“I lost count of the number of tournaments where I was in the top five or 10 after the first 12 games, and then when I woke up the next day my hand would be so tight that it felt like somebody had lengthened my span about an eighth of an inch,” Richgels recalls. “By the end of 1988 I could hardly throw the ball, and I ended up getting reconstructive surgery in February of 1989.”
But Richgels isn’t about to suggest that a bum wrist kept him from becoming the next Norm Duke.
“I spent two years proving definitively that I do not belong out there with those guys, wrist surgery or no wrist surgery," he said in 2005 to the Capital Times, the newspaper for which he works as a web editor while keeping an active bowling blog called “The 11th Frame.”
Even so, with 29 PBA regional titles to his credit, four USBC Open Championships eagles, and a 1997 Open Championships performance in which he bowled 90 clean frames, you would think that Richgels looks back and wonders what might have been. But then you wouldn’t know Jeff Richgels.
“I don’t know if I would have had a year like Marc did in 1992, but the more success he had the more confident I became that I would have had at least a handful of titles had my wrist cooperated,” Richgels says of watching McDowell win three titles in 1992 including the Firestone Tournament of Champions. “It satisfied that thing in me that wondered how good I could have been had my wrist not hindered me.”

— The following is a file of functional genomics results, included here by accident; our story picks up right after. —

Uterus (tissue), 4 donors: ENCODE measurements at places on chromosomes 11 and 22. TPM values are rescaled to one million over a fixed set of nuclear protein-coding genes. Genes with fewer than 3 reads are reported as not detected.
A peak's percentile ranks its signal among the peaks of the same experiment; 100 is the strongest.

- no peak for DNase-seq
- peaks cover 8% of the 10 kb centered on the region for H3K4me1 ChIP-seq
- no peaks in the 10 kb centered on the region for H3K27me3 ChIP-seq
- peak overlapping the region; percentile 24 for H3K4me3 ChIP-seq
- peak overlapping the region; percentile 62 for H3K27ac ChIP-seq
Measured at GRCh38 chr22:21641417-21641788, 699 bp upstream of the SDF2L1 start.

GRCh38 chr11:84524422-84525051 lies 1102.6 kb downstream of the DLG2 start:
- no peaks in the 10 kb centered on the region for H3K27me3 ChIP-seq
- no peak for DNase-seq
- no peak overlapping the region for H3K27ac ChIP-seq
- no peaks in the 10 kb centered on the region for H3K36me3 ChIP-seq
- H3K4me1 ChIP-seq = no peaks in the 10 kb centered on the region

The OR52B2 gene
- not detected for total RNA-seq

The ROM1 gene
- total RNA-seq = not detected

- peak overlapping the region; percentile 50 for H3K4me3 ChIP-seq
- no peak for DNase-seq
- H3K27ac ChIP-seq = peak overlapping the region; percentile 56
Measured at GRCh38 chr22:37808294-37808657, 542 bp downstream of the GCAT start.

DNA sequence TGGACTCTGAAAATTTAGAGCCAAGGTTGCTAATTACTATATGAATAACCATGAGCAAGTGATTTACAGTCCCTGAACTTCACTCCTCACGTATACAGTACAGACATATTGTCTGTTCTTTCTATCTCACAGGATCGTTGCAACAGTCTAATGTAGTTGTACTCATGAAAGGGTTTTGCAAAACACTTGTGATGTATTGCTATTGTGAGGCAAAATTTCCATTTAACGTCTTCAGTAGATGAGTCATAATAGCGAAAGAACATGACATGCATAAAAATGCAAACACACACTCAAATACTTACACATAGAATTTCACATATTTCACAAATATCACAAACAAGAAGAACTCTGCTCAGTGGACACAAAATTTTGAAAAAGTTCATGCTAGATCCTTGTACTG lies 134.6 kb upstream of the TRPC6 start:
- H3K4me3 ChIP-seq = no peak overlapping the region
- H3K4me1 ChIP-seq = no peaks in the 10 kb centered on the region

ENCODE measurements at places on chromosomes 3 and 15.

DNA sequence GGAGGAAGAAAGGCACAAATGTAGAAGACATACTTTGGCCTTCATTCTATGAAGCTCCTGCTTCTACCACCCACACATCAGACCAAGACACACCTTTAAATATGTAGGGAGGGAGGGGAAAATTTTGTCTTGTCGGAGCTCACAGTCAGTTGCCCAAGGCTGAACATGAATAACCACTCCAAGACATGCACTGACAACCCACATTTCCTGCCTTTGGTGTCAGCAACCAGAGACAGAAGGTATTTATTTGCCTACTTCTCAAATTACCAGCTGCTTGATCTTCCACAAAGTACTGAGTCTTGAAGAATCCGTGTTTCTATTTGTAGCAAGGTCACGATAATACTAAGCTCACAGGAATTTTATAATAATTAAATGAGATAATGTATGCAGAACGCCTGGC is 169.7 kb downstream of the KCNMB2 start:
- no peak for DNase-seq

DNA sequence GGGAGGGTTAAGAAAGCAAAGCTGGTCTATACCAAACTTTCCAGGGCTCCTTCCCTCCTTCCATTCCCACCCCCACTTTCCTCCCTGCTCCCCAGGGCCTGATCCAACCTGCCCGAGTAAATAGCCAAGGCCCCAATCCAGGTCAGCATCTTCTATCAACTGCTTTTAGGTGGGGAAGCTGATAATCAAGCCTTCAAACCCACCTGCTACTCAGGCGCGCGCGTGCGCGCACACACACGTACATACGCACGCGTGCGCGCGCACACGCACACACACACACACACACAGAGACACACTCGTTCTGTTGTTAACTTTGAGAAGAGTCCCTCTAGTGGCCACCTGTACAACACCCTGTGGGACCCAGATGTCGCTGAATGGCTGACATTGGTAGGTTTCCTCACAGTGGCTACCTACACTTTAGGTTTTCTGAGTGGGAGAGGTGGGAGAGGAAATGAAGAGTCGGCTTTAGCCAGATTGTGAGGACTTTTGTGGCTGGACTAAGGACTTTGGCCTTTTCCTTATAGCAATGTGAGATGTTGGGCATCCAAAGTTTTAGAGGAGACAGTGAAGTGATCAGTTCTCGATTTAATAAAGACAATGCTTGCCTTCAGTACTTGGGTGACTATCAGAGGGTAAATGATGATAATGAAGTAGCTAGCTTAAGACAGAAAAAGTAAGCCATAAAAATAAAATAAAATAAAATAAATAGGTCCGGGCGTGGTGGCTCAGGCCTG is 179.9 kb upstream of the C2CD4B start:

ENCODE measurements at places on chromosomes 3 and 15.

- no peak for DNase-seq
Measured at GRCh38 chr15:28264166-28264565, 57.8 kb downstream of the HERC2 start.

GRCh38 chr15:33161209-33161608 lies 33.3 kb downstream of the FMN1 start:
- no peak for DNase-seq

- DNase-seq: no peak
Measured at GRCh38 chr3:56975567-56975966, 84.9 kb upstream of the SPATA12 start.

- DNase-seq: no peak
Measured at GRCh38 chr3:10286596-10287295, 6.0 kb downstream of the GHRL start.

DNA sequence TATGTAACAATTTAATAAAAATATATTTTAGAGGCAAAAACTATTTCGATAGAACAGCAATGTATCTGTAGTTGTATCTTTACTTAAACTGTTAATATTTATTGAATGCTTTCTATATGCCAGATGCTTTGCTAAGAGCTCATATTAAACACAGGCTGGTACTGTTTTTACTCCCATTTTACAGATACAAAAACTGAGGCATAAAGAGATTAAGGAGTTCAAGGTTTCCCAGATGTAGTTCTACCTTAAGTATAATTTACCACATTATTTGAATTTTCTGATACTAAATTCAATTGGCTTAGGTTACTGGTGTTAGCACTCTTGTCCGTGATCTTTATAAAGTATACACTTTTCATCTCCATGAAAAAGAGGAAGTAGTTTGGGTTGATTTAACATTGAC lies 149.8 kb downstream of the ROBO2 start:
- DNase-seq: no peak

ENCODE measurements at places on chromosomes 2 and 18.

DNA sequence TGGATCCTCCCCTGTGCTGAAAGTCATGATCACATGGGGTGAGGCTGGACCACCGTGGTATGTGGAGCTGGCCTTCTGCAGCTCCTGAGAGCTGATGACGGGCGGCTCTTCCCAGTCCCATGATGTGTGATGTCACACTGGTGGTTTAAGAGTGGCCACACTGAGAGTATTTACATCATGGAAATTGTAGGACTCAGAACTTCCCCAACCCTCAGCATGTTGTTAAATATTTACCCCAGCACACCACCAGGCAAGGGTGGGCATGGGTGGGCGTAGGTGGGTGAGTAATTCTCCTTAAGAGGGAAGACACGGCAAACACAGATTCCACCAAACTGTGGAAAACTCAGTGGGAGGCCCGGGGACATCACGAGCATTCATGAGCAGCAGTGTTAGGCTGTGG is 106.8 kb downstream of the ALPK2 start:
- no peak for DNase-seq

Another thing that Richgels no longer wonders about is whether his spectacular USBC Open Championships record—capped by a Regular All-Events title in 1997—would allow him to join his mentor in the USBC Hall of Fame someday. That day finally came in November, when USBC announced their election of Richgels in the new USBC Performance category created to ensure inclusion of amateur bowlers that excel in USBC championship events.
“I often say that he proceeded to make a liar out of me,” Wonders says these days of his former protégé and, now, his fellow USBC Hall of Famer. “I have had a lot of people ask a lot of questions and learn a lot of things but never be able to apply them. It takes a lot of desire and intestinal fortitude. Jeff put in a lot of work, and his rewards are well-deserved.”
Reprinted from Bowlers Journal International